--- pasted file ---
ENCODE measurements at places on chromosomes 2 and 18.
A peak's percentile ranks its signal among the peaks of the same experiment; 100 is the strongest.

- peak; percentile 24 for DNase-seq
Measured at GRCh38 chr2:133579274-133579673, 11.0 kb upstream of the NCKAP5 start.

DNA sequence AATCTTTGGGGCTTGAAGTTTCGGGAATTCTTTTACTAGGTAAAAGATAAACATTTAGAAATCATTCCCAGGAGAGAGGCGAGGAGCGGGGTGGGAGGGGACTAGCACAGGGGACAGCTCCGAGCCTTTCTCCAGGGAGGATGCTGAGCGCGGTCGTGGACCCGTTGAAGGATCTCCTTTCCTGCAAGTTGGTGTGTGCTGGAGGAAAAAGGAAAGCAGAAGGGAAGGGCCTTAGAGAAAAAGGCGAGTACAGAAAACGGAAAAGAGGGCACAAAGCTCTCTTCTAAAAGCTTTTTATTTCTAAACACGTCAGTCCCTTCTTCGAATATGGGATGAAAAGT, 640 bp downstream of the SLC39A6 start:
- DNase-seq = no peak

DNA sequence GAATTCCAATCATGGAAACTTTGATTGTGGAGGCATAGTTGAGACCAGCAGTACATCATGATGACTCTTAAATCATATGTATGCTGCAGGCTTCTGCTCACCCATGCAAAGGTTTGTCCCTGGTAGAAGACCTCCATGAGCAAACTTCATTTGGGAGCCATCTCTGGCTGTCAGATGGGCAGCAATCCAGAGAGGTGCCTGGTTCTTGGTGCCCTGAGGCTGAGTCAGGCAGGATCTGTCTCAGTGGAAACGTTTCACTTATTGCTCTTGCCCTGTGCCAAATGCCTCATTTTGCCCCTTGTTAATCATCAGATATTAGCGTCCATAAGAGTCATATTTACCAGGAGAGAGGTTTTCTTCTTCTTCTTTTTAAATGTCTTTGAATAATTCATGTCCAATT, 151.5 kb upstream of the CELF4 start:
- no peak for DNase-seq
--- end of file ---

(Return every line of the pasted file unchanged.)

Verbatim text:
ENCODE measurements at places on chromosomes 2 and 18.
A peak's percentile ranks its signal among the peaks of the same experiment; 100 is the strongest.

- peak; percentile 24 for DNase-seq
Measured at GRCh38 chr2:133579274-133579673, 11.0 kb upstream of the NCKAP5 start.

DNA sequence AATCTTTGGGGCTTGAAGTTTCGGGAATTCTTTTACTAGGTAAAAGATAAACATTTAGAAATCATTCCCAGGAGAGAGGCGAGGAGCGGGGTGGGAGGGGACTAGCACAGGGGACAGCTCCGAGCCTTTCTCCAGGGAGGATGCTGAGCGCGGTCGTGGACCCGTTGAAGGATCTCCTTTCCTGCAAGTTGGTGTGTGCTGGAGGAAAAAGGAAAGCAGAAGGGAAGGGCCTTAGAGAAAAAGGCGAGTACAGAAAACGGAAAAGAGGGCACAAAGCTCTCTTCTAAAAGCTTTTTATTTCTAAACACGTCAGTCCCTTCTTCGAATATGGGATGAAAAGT, 640 bp downstream of the SLC39A6 start:
- DNase-seq = no peak

DNA sequence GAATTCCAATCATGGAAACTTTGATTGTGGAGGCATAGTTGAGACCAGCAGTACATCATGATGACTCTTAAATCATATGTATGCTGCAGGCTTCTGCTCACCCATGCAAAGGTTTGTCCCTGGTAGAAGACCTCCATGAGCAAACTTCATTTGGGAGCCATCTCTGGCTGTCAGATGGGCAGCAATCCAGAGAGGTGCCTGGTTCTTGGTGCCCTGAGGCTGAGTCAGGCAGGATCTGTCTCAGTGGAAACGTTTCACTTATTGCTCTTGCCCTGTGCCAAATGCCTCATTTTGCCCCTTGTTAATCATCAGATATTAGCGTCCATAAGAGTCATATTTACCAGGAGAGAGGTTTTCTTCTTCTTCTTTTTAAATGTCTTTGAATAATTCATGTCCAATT, 151.5 kb upstream of the CELF4 start:
- no peak for DNase-seq